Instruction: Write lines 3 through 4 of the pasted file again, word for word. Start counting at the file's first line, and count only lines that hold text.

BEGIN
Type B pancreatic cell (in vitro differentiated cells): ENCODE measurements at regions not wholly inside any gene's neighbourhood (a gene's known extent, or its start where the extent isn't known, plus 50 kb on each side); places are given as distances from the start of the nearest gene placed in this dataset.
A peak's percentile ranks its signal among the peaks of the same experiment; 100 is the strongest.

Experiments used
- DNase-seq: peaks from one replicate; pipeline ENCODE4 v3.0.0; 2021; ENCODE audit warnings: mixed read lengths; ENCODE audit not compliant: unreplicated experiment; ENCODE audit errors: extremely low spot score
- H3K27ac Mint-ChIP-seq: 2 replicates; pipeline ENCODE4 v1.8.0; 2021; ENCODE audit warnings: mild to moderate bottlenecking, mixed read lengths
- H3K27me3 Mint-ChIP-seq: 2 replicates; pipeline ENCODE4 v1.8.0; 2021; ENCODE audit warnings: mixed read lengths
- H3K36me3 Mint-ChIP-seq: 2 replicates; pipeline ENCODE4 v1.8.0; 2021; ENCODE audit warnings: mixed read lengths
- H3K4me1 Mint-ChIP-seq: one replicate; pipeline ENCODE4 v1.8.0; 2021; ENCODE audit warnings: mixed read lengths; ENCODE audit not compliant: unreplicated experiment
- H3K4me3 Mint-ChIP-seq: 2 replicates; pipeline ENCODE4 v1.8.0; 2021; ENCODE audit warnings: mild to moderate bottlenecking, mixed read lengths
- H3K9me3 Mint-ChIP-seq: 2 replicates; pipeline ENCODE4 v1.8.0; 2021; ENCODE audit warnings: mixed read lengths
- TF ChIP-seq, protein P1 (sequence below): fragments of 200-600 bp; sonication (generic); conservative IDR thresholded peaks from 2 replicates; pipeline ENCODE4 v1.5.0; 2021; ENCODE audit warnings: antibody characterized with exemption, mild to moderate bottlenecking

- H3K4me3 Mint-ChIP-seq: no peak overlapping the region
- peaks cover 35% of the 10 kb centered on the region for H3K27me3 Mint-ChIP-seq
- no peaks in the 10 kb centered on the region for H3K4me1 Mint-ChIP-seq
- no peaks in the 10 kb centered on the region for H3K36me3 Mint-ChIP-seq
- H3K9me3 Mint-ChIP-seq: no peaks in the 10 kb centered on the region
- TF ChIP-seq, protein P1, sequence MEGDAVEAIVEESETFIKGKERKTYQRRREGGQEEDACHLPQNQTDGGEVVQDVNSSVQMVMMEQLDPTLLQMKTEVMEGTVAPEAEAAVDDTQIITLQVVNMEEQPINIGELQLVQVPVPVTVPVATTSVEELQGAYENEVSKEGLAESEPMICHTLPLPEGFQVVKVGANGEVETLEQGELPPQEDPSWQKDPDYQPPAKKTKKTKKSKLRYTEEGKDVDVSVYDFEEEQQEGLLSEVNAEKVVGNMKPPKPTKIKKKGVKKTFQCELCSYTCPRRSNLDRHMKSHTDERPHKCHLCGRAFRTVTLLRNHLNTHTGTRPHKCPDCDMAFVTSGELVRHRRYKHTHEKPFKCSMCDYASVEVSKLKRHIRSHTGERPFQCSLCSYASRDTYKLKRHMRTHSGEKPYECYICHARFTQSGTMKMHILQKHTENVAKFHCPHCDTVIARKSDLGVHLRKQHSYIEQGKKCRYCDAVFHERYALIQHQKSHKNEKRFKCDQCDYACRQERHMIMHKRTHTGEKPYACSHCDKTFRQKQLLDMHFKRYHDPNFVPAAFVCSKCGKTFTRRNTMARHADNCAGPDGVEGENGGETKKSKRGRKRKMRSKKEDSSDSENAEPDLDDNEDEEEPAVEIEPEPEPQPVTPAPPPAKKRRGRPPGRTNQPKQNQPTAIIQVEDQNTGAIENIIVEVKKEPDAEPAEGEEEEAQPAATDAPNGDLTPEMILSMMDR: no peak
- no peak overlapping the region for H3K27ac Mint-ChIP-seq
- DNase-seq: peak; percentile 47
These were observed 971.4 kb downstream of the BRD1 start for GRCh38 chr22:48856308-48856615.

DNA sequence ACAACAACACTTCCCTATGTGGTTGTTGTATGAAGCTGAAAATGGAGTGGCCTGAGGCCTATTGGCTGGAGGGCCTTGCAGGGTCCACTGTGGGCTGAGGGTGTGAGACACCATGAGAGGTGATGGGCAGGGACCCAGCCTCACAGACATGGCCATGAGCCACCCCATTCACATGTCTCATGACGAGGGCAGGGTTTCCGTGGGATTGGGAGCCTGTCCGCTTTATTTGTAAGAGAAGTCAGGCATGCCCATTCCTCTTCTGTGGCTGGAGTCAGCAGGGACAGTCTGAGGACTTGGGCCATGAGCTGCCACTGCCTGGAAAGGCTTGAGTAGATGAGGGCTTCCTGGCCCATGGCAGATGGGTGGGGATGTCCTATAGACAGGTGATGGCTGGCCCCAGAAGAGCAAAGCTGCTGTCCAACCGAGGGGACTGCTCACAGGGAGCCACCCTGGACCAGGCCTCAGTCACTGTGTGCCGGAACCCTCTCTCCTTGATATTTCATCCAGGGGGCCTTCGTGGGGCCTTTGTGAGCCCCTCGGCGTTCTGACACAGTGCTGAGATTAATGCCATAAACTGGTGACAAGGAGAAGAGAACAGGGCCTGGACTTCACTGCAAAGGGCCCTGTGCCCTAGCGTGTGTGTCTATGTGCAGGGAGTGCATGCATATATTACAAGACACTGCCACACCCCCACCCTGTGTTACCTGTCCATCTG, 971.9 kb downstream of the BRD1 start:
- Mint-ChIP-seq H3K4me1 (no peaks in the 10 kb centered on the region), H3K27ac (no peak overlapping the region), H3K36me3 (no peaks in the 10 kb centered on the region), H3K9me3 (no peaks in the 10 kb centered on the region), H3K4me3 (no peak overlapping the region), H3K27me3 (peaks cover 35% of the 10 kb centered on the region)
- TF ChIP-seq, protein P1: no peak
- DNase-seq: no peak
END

Experiments used
- DNase-seq: peaks from one replicate; pipeline ENCODE4 v3.0.0; 2021; ENCODE audit warnings: mixed read lengths; ENCODE audit not compliant: unreplicated experiment; ENCODE audit errors: extremely low spot score